Quick Hits: Pharma Gifts and Doctor Prescribing, Fentanyl Overdose Deaths Soar & More

Doctors who accept gifts from pharmaceutical companies have a tendency to prescribe more drugs, especially ones that are more expensive.Data was collected from the Centers for Medicaid and Medicare Services and the DC Department of Health. Researchers analyzed prescriptions written by doctors in Washington and gifts given to them by drug and medical device companies in 2013. About 39% of doctors received gifts from drug companies totaling $3.9 million. Doctors who received gifts had 2.3 more prescription claims per patient, were more likely to prescribe medications costing $50 more per claim, and prescribed 7.8% more branded drugs, compared to physicians who did not receive any gifts. Regardless of the size, gifts accepted by doctors greatly influenced their prescribing behavior -– especially larger gifts. Posted October 25, 2017. Via PLOS.

Fentanyl, a potent painkiller, was associated with 56% of opioid-related deaths in 10 states during July-December 2016, according to the Centers for Disease Control and Prevention (CDC). Fentanyl analogs were present in 720 opioid overdose deaths, with the most common being carfentanil (389 deaths), furanylfentanyl (182) and acetylfentanyl (147). There were more than 60,000 drug overdose deaths in the US last year. And the CDC reports that deaths due to synthetic opioids such as fentanyl and its analogs were about 20,000 in 2016. In 2013, that figure was only around 3,100. Posted October 27, 2017. Via Morbidity and Mortality Weekly Report.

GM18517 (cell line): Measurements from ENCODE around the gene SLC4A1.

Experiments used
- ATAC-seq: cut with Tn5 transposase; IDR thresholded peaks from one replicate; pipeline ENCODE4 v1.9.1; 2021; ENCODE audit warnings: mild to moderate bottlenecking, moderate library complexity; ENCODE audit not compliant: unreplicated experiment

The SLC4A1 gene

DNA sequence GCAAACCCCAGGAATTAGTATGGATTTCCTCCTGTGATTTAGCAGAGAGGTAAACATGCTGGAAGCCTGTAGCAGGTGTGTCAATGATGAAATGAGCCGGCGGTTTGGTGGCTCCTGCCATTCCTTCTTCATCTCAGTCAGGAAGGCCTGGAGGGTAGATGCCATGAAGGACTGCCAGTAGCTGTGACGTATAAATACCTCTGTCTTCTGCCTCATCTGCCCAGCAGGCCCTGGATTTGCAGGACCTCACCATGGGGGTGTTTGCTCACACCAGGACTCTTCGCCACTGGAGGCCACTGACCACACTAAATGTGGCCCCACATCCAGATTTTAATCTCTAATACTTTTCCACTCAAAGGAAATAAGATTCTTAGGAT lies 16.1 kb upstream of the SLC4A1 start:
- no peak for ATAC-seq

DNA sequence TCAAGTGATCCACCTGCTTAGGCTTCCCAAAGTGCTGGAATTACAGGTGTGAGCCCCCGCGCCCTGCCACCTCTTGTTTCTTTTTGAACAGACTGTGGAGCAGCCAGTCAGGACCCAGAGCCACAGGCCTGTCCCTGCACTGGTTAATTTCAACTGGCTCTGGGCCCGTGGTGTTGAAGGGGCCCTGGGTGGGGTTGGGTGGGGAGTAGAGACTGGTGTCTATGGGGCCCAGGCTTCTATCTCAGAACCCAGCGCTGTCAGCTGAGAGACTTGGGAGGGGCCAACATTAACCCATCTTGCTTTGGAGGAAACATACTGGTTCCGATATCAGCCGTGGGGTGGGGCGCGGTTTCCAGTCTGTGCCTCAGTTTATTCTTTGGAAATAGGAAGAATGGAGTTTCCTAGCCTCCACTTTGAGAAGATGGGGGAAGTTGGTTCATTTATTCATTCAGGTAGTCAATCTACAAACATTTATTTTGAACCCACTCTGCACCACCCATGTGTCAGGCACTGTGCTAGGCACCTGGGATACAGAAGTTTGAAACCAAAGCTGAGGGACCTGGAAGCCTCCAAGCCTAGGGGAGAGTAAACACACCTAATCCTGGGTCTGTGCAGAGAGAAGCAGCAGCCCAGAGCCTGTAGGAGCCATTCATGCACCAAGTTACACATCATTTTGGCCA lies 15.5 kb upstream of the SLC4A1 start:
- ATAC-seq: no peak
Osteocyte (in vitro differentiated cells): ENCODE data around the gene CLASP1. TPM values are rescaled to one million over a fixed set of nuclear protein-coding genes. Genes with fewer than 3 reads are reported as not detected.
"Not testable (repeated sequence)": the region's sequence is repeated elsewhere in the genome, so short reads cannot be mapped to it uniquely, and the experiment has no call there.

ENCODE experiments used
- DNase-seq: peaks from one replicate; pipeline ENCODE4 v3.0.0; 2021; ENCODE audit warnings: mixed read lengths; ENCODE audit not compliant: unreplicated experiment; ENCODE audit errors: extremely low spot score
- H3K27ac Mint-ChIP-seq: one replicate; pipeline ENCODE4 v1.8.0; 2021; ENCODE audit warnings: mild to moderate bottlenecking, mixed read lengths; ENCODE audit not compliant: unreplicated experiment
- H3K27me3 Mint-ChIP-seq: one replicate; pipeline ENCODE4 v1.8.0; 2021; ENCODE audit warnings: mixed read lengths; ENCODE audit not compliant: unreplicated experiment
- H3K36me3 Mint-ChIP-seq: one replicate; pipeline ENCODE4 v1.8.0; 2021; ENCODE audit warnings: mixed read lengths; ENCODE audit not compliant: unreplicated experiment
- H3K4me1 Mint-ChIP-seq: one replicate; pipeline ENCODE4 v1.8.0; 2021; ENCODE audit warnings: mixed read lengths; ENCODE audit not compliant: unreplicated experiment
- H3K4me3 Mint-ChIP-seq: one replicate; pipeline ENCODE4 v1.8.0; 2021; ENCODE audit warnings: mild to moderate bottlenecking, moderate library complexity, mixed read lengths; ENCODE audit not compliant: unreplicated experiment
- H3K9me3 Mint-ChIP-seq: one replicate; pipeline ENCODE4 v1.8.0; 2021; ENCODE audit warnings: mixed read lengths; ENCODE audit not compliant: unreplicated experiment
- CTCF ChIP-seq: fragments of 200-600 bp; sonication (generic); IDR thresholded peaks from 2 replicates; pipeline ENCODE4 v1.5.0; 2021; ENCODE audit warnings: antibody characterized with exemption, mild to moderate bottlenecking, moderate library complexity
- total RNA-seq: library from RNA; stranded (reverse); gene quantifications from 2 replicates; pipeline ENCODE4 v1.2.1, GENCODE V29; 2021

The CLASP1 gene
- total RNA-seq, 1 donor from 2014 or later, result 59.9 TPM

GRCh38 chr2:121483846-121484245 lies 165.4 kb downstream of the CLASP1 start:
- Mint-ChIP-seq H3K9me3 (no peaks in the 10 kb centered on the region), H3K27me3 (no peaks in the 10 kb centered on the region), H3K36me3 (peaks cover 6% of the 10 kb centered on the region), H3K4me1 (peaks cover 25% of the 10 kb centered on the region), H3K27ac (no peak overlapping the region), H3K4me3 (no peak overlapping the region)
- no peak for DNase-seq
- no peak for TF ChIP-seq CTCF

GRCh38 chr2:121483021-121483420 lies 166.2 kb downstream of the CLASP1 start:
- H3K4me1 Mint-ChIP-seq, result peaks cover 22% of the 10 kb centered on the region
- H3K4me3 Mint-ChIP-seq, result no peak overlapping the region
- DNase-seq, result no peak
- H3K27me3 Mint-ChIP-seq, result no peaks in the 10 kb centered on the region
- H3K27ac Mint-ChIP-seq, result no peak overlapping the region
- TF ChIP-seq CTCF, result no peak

People taking the anti-malaria drug Lariam (mefloquine) were more likely to have abnormal dreams, insomnia, anxiety and depressed mood than people who take other alternatives, according to 2 reviews published in the Cochrane Library. The reviews analyzed the safety of mefloquine for the prevention of malaria in travelers, and included more than 50 randomized and nonrandomized studies involving around 1 million people. This review compared mefloquine to alternatives also used to treat malaria, such as chloroquine and doxycycline. Posted October 30, 2017. Via Cochrane Library.

Alanna M.

Alanna M. is a graduate of Pace University.

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